PRHS and Homeland Security’s insight into preparing for the event of an active shooter
With all of the recent shooting appearing on the news including Mandalay Bay, Orlando, Virginia Tech, Sandy Hook, and many more being prepared for an active shooting seems like a necessity. As of October 22, 2017 there has been 290 mass shootings in the year 2017. Even though the chances of dying in a mass shooting are about 1 in 100,000 and dying in a motor vehicle crash are 1 in 120 according to healthline.com, just like in any emergency, it is safe to be prepared. An active shooter is an individual who is actively engaged in killing or attempting to kill people in a confined or populated area, typically through the use of firearms.
In the event of an active shooting whether it be in a workplace, public, or school setting the Department of Homeland Security says to “quickly determine the most reasonable way to protect your own life”
The warning signs to look out for our increasingly erratic, unsafe, or aggressive behaviors, hostile feelings, drug and alcohol abuse, marginalization or distancing from friends and colleagues, changings in performance at work, sudden dramatic changes in home life or in personality, financial difficulty, pending civil or criminal litigation, and observable grievances with threats and plans of retribution.
The steps to follow are run, hide, fight.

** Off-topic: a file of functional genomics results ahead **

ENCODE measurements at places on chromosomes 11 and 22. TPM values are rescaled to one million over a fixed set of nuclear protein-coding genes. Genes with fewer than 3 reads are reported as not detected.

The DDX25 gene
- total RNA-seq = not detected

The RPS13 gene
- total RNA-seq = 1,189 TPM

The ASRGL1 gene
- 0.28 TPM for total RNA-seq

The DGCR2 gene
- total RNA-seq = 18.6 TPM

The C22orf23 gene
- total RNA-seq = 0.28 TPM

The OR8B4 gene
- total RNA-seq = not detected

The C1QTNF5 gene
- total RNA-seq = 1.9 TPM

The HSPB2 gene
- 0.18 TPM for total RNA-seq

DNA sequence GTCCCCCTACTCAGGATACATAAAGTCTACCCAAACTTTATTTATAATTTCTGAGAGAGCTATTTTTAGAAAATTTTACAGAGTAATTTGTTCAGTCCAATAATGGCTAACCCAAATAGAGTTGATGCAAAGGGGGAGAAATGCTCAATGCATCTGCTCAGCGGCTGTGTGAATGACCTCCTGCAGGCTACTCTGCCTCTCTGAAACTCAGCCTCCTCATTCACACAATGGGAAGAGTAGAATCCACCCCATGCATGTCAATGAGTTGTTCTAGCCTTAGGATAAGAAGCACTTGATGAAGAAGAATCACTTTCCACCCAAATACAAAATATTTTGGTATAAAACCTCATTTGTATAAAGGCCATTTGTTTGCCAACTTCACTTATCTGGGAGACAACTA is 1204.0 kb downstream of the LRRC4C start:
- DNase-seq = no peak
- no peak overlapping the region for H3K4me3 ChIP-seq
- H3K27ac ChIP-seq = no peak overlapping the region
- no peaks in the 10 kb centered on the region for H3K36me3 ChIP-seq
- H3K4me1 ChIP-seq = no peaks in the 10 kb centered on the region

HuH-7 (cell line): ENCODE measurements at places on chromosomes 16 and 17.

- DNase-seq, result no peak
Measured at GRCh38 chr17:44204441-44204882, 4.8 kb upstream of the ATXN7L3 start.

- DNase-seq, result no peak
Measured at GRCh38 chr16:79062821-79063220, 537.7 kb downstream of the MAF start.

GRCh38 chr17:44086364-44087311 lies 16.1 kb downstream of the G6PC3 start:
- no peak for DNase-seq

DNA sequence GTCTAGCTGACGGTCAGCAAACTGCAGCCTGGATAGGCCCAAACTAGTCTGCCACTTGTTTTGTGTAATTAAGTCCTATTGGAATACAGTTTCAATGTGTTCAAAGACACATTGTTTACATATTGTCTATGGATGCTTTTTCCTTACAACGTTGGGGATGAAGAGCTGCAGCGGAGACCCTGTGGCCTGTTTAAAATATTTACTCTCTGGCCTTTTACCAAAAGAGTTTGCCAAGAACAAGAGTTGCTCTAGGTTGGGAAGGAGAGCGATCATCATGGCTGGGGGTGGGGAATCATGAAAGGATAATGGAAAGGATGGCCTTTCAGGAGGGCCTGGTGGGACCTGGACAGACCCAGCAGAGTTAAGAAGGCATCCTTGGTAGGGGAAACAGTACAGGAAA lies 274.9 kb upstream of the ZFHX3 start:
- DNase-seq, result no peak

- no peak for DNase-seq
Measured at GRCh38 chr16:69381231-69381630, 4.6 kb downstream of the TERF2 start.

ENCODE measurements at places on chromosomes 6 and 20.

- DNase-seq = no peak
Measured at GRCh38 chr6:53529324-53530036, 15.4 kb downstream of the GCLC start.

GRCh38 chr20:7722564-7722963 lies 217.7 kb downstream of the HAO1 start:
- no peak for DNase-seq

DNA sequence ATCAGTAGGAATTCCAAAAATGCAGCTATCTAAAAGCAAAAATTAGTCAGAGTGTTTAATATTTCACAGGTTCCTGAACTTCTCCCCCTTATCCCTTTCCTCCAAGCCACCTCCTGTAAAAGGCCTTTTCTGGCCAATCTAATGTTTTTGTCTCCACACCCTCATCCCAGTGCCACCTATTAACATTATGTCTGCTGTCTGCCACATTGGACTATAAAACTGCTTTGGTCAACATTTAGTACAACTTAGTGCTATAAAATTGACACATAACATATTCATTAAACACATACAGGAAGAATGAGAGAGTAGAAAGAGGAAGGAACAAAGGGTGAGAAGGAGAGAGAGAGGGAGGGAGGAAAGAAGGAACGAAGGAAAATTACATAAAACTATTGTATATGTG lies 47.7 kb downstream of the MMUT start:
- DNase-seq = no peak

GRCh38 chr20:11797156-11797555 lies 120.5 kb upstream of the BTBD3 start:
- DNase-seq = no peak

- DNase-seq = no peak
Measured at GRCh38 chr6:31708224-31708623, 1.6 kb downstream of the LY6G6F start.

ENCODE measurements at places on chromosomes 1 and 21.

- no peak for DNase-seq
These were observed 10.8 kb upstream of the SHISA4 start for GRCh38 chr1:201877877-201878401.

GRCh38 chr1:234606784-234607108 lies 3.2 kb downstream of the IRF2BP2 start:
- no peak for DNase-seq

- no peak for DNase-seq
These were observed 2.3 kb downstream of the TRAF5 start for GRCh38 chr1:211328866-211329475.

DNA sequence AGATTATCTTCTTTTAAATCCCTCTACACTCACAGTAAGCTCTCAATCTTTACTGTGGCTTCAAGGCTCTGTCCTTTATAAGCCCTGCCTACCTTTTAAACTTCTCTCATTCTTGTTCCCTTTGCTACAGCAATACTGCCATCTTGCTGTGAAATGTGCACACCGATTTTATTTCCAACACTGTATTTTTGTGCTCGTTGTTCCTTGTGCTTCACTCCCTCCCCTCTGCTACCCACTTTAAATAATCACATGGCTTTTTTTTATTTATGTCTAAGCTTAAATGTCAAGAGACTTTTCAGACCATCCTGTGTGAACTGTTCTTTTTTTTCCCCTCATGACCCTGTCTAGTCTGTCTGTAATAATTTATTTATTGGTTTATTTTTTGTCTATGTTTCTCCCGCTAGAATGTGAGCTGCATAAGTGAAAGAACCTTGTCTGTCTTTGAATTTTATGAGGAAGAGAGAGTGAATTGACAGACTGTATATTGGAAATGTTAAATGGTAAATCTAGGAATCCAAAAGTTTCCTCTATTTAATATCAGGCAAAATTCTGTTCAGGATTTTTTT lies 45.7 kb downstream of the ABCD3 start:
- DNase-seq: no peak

Run: Always have an escape route and plan in mind. Be sure to leave all of your belongings behind. Nothing is more valuable than your life. Keep your hands visible at all times.
Hide: Hide in an area out of the active shooter’s view. Get as small and far away as possible. Block the entry to your hiding place and lock all the doors.
Fight: As a last resort response fight when your life is imminent danger. Attempt to incapacitate the shooter. Act with physical aggression and throw items at the active shooter.
Always remember to call 911 when it is safe to do so. While speaking with an operator provide them with the location or victims and shooter, number of shooters, physical description of shooter, number and type of weapons, and number of potential victims.
In the event of the situation keep tranquility, avoid attention, and do not make any sudden movements. Remain calm once law enforcement arrives. Let them do their job. Immediately raise hands and spread fingers. After the shooter is apprehended provide law enforcement with a statement.
Recovery from this trauma can be difficult. If you or someone you know needs help reach out. Try speaking to a grief counselor, family member, or close friend.
All information from www.dhs.gov